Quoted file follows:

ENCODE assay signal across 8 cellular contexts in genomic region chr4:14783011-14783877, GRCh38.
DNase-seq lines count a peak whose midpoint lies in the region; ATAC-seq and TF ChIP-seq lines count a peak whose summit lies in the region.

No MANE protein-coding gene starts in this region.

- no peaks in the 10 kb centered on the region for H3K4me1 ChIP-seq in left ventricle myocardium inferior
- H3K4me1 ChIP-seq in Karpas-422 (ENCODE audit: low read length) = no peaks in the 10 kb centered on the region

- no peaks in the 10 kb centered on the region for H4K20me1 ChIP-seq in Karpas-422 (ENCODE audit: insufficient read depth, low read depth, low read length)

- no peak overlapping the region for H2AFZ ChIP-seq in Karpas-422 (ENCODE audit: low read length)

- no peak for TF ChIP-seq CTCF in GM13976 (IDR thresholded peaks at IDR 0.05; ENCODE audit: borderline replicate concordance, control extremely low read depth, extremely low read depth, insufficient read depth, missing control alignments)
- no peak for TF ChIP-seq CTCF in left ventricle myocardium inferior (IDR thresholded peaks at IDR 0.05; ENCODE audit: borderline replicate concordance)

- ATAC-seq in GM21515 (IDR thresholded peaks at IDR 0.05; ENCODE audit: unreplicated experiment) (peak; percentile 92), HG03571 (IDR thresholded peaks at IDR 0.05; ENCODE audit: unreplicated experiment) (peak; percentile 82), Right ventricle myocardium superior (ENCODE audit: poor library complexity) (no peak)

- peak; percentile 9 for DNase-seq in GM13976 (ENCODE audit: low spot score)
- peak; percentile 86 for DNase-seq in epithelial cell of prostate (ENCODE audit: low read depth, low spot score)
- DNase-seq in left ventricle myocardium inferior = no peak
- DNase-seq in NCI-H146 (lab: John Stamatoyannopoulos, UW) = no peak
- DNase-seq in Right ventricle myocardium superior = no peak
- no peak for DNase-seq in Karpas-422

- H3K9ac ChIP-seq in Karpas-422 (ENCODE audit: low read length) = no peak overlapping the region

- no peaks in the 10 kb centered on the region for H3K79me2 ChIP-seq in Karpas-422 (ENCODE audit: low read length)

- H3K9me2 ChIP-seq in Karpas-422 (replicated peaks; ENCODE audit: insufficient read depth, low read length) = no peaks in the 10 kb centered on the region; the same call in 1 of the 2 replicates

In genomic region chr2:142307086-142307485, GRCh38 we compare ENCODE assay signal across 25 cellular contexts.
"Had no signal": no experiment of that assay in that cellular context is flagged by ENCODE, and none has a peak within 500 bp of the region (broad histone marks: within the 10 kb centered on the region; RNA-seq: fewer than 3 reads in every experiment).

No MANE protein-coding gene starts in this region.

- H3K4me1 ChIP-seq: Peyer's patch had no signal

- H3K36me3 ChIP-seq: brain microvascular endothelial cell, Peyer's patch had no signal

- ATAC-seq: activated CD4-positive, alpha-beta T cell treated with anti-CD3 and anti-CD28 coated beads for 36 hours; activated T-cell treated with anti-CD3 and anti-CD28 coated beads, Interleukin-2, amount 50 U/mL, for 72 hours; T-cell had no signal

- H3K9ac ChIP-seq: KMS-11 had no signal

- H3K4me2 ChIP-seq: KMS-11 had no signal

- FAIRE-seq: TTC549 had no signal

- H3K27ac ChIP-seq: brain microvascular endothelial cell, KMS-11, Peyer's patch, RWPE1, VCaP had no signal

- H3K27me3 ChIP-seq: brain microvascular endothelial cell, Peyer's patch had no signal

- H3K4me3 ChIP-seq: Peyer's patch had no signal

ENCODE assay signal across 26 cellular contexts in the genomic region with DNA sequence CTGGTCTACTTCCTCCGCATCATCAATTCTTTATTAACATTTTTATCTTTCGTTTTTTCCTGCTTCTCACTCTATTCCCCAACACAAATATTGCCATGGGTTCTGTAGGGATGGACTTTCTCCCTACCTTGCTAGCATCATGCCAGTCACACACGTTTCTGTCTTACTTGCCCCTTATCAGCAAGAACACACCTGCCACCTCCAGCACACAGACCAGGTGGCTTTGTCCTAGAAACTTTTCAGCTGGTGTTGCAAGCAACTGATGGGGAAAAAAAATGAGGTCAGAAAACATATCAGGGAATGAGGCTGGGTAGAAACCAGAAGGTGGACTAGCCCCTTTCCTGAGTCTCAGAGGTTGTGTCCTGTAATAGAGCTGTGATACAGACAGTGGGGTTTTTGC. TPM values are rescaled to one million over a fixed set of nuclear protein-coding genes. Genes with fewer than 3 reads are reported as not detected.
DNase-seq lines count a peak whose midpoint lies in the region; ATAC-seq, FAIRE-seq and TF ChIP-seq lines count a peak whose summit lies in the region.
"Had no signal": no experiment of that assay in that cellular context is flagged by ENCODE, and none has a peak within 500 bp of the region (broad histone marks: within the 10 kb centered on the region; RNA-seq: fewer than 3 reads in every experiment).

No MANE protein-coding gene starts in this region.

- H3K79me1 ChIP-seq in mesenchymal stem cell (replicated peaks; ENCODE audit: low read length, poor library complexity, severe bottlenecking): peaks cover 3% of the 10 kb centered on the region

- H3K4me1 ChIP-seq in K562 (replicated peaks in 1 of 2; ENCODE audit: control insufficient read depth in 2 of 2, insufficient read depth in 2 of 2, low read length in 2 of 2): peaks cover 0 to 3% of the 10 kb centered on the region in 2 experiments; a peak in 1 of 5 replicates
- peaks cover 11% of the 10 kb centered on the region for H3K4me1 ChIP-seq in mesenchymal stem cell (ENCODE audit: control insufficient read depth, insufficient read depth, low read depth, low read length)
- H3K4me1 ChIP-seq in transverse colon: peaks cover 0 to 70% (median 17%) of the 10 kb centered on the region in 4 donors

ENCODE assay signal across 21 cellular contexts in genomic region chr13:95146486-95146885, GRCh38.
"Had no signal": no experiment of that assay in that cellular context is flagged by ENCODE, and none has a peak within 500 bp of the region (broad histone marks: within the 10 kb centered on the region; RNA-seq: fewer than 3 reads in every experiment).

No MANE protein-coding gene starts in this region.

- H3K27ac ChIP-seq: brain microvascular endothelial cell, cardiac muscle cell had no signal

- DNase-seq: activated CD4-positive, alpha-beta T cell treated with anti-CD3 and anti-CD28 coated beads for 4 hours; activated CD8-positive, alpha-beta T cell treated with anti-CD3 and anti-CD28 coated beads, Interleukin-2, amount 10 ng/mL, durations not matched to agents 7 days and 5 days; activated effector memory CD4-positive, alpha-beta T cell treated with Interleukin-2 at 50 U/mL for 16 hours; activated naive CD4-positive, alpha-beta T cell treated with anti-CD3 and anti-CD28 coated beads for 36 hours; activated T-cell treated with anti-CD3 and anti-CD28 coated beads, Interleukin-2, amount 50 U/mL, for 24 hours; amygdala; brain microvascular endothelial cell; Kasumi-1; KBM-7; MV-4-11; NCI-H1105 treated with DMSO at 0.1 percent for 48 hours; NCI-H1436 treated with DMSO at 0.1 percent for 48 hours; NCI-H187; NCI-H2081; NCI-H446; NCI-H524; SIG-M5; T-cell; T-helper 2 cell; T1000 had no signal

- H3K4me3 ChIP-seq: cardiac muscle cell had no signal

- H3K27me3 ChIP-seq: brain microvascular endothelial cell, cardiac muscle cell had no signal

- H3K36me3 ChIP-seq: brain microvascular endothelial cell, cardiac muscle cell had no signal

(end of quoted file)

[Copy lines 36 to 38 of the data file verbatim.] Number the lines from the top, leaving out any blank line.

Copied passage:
- H3K79me1 ChIP-seq in mesenchymal stem cell (replicated peaks; ENCODE audit: low read length, poor library complexity, severe bottlenecking): peaks cover 3% of the 10 kb centered on the region

- H3K4me1 ChIP-seq in K562 (replicated peaks in 1 of 2; ENCODE audit: control insufficient read depth in 2 of 2, insufficient read depth in 2 of 2, low read length in 2 of 2): peaks cover 0 to 3% of the 10 kb centered on the region in 2 experiments; a peak in 1 of 5 replicates
- peaks cover 11% of the 10 kb centered on the region for H3K4me1 ChIP-seq in mesenchymal stem cell (ENCODE audit: control insufficient read depth, insufficient read depth, low read depth, low read length)